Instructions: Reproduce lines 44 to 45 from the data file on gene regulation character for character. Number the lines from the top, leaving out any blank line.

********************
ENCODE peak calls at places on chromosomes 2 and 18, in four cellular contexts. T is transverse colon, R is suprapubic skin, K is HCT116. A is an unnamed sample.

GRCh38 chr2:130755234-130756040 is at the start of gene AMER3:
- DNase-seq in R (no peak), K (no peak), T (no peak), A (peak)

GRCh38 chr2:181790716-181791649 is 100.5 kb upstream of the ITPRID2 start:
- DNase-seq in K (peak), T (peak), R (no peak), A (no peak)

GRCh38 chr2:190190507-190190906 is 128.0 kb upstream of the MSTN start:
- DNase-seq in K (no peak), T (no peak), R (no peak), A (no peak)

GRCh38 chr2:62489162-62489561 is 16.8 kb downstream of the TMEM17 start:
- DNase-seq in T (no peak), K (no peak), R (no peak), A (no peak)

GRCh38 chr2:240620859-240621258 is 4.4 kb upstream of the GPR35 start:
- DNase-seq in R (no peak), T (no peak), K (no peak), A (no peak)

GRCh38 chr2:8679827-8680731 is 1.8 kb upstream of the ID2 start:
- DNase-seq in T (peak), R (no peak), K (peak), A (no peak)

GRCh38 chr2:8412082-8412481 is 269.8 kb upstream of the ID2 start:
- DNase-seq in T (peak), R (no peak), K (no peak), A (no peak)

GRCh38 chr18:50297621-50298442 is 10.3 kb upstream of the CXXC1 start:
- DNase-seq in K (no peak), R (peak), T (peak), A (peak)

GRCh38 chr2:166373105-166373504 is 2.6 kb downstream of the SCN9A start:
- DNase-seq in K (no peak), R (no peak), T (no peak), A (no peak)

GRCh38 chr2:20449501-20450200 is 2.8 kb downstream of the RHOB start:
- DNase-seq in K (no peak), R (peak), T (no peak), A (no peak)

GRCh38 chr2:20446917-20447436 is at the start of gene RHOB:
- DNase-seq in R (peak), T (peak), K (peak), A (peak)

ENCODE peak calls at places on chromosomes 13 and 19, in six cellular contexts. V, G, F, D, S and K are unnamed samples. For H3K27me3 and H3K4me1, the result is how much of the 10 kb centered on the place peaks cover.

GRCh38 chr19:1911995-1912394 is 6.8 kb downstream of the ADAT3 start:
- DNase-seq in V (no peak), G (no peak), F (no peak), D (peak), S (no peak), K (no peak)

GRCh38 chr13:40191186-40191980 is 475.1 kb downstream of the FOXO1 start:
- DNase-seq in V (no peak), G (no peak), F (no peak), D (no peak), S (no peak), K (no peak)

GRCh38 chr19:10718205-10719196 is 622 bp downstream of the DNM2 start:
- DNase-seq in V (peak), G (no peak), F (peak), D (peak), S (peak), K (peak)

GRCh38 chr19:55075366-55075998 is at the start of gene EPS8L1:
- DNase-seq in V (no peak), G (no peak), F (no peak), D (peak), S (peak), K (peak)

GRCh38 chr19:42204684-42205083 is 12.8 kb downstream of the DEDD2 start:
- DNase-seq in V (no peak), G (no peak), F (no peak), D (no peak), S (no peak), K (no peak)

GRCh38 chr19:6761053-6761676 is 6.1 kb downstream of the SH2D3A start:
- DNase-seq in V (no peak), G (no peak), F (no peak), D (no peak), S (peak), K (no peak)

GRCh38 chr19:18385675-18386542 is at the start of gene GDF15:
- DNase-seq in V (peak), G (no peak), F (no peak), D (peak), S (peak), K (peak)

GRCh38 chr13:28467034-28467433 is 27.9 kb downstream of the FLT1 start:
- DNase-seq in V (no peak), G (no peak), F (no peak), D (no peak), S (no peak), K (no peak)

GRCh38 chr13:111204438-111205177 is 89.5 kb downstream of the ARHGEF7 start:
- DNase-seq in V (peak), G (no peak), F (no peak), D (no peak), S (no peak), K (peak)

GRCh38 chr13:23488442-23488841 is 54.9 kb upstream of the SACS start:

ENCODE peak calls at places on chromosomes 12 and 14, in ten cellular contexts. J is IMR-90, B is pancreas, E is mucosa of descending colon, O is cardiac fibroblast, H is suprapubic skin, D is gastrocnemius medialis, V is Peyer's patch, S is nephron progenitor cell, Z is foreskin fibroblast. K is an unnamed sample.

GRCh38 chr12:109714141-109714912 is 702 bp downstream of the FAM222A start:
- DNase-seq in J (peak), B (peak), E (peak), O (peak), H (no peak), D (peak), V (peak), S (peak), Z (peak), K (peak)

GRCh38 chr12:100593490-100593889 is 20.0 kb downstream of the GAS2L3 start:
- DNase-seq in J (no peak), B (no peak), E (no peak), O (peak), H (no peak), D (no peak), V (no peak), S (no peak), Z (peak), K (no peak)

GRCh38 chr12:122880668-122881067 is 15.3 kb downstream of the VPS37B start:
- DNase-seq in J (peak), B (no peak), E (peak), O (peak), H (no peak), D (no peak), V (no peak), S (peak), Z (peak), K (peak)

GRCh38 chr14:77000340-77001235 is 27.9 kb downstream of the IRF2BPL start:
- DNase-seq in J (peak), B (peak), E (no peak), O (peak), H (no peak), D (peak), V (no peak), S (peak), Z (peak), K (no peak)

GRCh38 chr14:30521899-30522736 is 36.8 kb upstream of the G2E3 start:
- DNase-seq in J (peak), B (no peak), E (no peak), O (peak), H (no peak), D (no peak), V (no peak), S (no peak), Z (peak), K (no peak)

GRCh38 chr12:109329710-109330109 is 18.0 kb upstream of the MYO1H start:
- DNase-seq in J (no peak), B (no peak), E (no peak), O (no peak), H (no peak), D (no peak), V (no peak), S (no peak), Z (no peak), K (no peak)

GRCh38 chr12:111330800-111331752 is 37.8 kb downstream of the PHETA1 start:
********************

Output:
ENCODE peak calls at places on chromosomes 12 and 14, in ten cellular contexts. J is IMR-90, B is pancreas, E is mucosa of descending colon, O is cardiac fibroblast, H is suprapubic skin, D is gastrocnemius medialis, V is Peyer's patch, S is nephron progenitor cell, Z is foreskin fibroblast. K is an unnamed sample.

GRCh38 chr12:109714141-109714912 is 702 bp downstream of the FAM222A start: